Tumor-derived factors are predicted to interact with skeletal muscle

To verify how the secretome profile from tumors of LM is potentially altering the skeletal muscle morphology, we constructed a tumor-muscle connectome by identifying the gene expression of the ligands produced by the tumors and their corresponding receptors in skeletal muscle cells and tissues (Fig. 3). We observed that several ligands have receptors expressed in abundance both in skeletal muscle cells and tissues. Interestingly, LIF, IFNG, and IL6 were the cytokines presenting receptors with high expression in muscle cells compared to other cytokines, such as CCLs and CXCLs, in which receptor expression is absent in muscle cell lines. Many receptors for CCLs and CXCLs are expressed in skeletal tissues, as demonstrated in the GTEx and BioGPS data, suggesting that these cytokines target muscle tissue cells other than myoblasts, myotubes, and satellite cells. This analysis ratifies that tumor-released factors may target skeletal muscle via specific receptors.

Fig. 3
figure 3

Tumor-derived factors and skeletal muscle connectome. Left: alluvial diagram connecting the ligands from the upregulated genes in LM into its matched skeletal muscle receptors. Right: Heatmap of the expression levels of predicted receptors in human primary cell lineages, previously described by Ramilowski et al. [16] (red: Transcripts Per Million—TPM), four skeletal muscle tissues from BioGPS (gray: median gcRMA), and 491 skeletal muscle samples from the Genotype-Tissue Expression (GTEx) project (green: Trimmed Mean of M-values—TMM)

Malignant cells express low levels of inflammatory genes

Once we identified a cachexia-like expression profile in LM tumors, we next investigated the tumor cell types responsible for producing CIFs. First, to evaluate whether the malignant cells express the 332 upregulated genes found in the LM, we investigated the abundance of these DEGs using the expression profile of NSCLC cells (lines and organoids). We applied k-means clusterization and identified five clusters. We detected two clusters in secretome genes: cluster A represents abundant secretory genes in malignant cells, and cluster B represents low-level of secretory genes in malignant cells. The genes in cluster A enriched angiogenesis and leukocyte chemotaxis (THBS1 and VEGFC), and the genes present in cluster B are associated with inflammation. Among the genes not predicted to encode secreted proteins, we identified three clusters: clusters C and E, representing genes abundant in malignant cells associated with cell proliferation and mitosis, and cluster D, containing genes expressed at low levels in malignant cells and associated with T cell biology. Noteworthy, cluster E enriched the term "positive regulation of T cell apoptotic process" associated with IDO1 and CD274 (PDL1) (Fig. 4).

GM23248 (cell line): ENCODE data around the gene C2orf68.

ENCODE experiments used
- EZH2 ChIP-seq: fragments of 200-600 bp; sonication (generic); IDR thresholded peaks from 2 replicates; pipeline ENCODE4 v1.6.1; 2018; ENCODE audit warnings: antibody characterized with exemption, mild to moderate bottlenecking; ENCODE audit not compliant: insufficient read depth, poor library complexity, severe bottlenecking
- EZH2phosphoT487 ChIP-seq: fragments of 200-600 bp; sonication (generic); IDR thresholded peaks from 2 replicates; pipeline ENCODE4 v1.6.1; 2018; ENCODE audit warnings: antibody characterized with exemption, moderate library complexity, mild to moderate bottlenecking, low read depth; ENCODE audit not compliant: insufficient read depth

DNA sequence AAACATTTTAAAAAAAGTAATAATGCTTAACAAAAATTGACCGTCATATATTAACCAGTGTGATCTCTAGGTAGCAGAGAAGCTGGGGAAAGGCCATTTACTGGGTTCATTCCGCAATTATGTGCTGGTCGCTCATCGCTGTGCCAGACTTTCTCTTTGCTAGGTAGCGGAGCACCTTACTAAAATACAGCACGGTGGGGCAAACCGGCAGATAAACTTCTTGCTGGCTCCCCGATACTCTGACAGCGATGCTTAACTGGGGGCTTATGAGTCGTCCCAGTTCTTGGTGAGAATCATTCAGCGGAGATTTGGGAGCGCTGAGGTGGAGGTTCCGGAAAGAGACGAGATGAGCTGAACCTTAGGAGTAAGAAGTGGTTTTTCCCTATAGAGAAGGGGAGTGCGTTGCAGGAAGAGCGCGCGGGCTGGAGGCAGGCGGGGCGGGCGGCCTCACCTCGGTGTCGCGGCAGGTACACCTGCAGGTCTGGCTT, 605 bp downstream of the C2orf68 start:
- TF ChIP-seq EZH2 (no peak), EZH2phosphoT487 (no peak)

Fig. 4
figure 4

Tumor secretome derived from non-malignant NSCLC cells. Left: Enrichment analysis of the top 10 terms related to biological processes of each cluster according to EnrichR analysis. Right: Heatmap of gene abundance from cell lines (Reads Per Kilobase Million—RPKM) and lung adenocarcinoma derived-organoid duplicates (Fragment Per Kilobase Million—FPKM) in five clusters generated using k-means clustering analysis of secreted and non-secreted encoding genes. Global expression profiles of eight CCLE cell lines (Cancer Cell Line Encyclopedia) derived from adenocarcinoma (N = 4) and squamous cell carcinomas (N = 4) were evaluated. Global gene expression profiles of 3D organoids were collected from a single patient available in the HCMI catalog (Human Cancer Model Initiative)

LM patients present high proportions of CD8+ T cells

Since we observed that many inflammation-associated genes are expressed at low levels by the malignant cells, we used CIBERSORTx to predict immune cells that contribute to the expression of these genes. LM patients presented high proportions of CD8+ T cells (Fig. 5A). To understand the molecular profile of CD8+ T cells in the TME, we used an independent dataset of NSCLC scRNA-Seq to analyze the expression profile of the 90 secretome genes identified in LM patients. We found CD8+ T cells expressing several of these genes in higher proportions than other immune cells (Fig. 5B), suggesting that CD8+ T cells may express secretome genes.

Fig. 5
figure 5